Can't get around "IndexError: list index out of range"

Steven D'Aprano steve at REMOVE.THIS.cybersource.com.au
Sun Oct 8 12:57:46 CEST 2006


On Sat, 07 Oct 2006 18:06:47 -0700, MonkeeSage wrote:

> On Oct 7, 7:59 pm, Steven D'Aprano
> <s... at REMOVE.THIS.cybersource.com.au> wrote:
>> Because they aren't needed often, and when they are, they are easy to
>> implement?
> 
> More often and easier to implement than dict.has_key / get?

No, *less* often. That's the point -- it is fairly common for people to
want dictionary lookup to return a default value, but quite rare for them
to want sequence lookup to return a default value. A sequence with a
default value would be, in some sense, equivalent to an infinite list:

[A, B, ... , Z, default, default, default, ... ]

where the A...Z are actual values. (Obviously you don't actually have an
infinite list.) 

I can't think of any practical use for such a thing; the only thing that
comes close is in some Cellular Automata it is sometimes useful to imagine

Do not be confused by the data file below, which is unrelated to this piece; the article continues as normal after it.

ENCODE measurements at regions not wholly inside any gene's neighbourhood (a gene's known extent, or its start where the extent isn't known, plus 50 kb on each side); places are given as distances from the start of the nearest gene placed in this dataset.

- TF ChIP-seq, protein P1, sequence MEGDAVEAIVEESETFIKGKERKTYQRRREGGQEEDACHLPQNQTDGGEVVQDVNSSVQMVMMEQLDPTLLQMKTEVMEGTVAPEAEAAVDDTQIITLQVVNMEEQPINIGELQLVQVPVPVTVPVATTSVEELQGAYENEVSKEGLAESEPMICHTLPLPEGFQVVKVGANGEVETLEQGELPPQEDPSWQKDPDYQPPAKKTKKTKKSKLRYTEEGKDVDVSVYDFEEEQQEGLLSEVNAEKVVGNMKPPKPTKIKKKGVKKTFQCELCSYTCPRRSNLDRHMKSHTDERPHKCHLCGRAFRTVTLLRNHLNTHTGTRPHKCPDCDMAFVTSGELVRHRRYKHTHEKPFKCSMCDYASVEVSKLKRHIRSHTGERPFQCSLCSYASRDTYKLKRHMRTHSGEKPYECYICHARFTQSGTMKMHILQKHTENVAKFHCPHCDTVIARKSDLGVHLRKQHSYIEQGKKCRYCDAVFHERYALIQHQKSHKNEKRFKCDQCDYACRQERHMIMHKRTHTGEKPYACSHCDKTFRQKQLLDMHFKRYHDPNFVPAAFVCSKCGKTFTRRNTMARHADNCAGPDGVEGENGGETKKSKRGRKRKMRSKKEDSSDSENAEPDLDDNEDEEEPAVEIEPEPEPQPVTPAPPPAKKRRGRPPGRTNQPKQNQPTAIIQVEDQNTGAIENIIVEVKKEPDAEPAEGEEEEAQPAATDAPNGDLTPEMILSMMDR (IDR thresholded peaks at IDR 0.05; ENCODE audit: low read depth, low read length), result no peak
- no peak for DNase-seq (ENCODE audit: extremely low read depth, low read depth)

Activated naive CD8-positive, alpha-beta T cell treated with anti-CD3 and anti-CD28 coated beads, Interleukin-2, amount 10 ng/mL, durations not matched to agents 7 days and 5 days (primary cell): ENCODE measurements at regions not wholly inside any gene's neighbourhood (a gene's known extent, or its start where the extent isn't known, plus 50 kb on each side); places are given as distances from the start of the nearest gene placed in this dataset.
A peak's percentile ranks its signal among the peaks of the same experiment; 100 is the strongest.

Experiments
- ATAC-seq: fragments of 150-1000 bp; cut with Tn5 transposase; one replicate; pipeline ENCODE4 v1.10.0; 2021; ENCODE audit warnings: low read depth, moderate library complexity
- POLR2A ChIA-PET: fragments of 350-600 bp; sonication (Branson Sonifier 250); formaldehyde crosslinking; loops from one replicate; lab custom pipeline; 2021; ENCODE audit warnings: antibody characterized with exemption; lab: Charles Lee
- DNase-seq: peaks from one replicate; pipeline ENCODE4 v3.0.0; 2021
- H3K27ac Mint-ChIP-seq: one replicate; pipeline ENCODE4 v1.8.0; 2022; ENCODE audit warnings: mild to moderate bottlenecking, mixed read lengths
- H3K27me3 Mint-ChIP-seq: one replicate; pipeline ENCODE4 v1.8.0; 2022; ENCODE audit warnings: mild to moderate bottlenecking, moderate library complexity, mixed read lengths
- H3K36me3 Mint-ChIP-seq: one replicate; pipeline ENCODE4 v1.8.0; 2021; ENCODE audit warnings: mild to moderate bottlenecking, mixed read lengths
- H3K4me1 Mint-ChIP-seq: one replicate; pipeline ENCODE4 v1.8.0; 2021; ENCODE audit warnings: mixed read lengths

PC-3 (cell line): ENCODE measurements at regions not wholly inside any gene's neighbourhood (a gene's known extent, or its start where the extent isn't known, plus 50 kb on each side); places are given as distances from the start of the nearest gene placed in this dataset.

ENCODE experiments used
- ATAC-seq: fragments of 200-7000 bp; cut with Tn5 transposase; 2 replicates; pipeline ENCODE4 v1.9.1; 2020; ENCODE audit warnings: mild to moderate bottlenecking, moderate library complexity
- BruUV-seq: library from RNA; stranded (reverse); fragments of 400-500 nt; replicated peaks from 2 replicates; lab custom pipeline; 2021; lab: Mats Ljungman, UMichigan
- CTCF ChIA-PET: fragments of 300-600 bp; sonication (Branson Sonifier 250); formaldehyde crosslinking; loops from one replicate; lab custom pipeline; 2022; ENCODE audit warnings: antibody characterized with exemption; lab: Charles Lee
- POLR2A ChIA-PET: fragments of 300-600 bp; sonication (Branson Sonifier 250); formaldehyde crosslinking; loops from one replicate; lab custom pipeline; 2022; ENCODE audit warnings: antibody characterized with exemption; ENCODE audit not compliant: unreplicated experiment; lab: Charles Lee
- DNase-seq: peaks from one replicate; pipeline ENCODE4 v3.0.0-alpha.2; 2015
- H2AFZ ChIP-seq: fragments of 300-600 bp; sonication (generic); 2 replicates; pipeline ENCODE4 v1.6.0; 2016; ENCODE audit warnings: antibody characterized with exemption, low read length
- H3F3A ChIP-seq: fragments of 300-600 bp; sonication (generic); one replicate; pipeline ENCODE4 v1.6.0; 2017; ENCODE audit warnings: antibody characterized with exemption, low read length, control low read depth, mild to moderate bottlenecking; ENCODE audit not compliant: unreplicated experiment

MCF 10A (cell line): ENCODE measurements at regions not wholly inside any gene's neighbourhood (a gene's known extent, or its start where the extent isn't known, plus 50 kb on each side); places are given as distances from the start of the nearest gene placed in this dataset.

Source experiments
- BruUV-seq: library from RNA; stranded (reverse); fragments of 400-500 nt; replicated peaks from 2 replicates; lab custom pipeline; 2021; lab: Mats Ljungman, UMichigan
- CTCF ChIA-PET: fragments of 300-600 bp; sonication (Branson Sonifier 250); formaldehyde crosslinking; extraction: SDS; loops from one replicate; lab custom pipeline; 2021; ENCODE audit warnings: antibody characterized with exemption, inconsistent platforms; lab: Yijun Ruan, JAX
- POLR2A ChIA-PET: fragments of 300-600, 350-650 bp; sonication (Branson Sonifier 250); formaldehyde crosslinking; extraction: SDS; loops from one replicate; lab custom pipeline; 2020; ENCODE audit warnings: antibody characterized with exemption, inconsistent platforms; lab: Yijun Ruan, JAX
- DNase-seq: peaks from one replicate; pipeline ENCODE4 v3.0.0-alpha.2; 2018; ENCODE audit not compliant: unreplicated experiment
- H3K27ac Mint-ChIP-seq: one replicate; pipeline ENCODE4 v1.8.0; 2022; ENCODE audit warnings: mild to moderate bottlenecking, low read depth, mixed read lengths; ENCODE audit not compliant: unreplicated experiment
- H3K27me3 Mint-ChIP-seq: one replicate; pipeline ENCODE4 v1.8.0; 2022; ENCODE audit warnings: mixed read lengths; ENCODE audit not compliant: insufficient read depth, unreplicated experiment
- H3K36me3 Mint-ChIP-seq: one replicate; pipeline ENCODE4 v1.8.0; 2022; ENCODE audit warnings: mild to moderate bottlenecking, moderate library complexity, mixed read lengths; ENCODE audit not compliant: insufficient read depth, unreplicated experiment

cells out of range to be always in some default state. But generally
speaking, you don't implement Cellular Automata with lists.



>> It is hard to see where list.get(index, default) would be useful, since
>> accessing an index out of range of a list is generally an error, unlike
>> accessing a missing key.
> 
> Uh, no. KeyError.

dict.get() doesn't raise KeyError. That's the whole point of get(), it
returns a default value instead of raising KeyError.


>> Not every piece of functionality needs to be a built-in.
> 
> Agreed. but why implement a certain functionality in one place but leave
> it out of another?

Because implementation requires time and effort. It makes the regression
tests more complicated and bloats the code base. If the feature doesn't
scratch anybody's itch, if there isn't a clear use for it, it won't be
implemented. If you don't care enough to even make a formal feature
request, let alone a PEP, then why should people who care even less
actually write the code?


-- 
Steven.




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